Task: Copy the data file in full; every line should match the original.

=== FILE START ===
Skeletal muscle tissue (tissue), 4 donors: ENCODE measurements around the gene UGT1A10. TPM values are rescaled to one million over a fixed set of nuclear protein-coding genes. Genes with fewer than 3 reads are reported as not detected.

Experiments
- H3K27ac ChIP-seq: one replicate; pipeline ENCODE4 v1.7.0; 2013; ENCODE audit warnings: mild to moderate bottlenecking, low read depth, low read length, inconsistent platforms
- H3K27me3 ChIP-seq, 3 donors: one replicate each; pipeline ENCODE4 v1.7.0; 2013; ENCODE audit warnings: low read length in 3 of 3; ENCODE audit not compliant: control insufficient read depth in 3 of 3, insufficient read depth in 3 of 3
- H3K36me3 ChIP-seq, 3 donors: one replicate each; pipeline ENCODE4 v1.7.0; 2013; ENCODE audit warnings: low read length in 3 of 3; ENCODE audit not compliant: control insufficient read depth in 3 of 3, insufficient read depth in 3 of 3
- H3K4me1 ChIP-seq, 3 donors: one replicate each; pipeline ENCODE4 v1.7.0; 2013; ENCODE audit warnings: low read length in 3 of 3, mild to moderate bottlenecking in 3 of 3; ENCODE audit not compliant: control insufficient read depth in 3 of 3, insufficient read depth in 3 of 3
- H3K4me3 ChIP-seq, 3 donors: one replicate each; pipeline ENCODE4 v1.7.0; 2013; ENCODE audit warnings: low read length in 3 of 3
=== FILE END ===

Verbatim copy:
Skeletal muscle tissue (tissue), 4 donors: ENCODE measurements around the gene UGT1A10. TPM values are rescaled to one million over a fixed set of nuclear protein-coding genes. Genes with fewer than 3 reads are reported as not detected.

Experiments
- H3K27ac ChIP-seq: one replicate; pipeline ENCODE4 v1.7.0; 2013; ENCODE audit warnings: mild to moderate bottlenecking, low read depth, low read length, inconsistent platforms
- H3K27me3 ChIP-seq, 3 donors: one replicate each; pipeline ENCODE4 v1.7.0; 2013; ENCODE audit warnings: low read length in 3 of 3; ENCODE audit not compliant: control insufficient read depth in 3 of 3, insufficient read depth in 3 of 3
- H3K36me3 ChIP-seq, 3 donors: one replicate each; pipeline ENCODE4 v1.7.0; 2013; ENCODE audit warnings: low read length in 3 of 3; ENCODE audit not compliant: control insufficient read depth in 3 of 3, insufficient read depth in 3 of 3
- H3K4me1 ChIP-seq, 3 donors: one replicate each; pipeline ENCODE4 v1.7.0; 2013; ENCODE audit warnings: low read length in 3 of 3, mild to moderate bottlenecking in 3 of 3; ENCODE audit not compliant: control insufficient read depth in 3 of 3, insufficient read depth in 3 of 3
- H3K4me3 ChIP-seq, 3 donors: one replicate each; pipeline ENCODE4 v1.7.0; 2013; ENCODE audit warnings: low read length in 3 of 3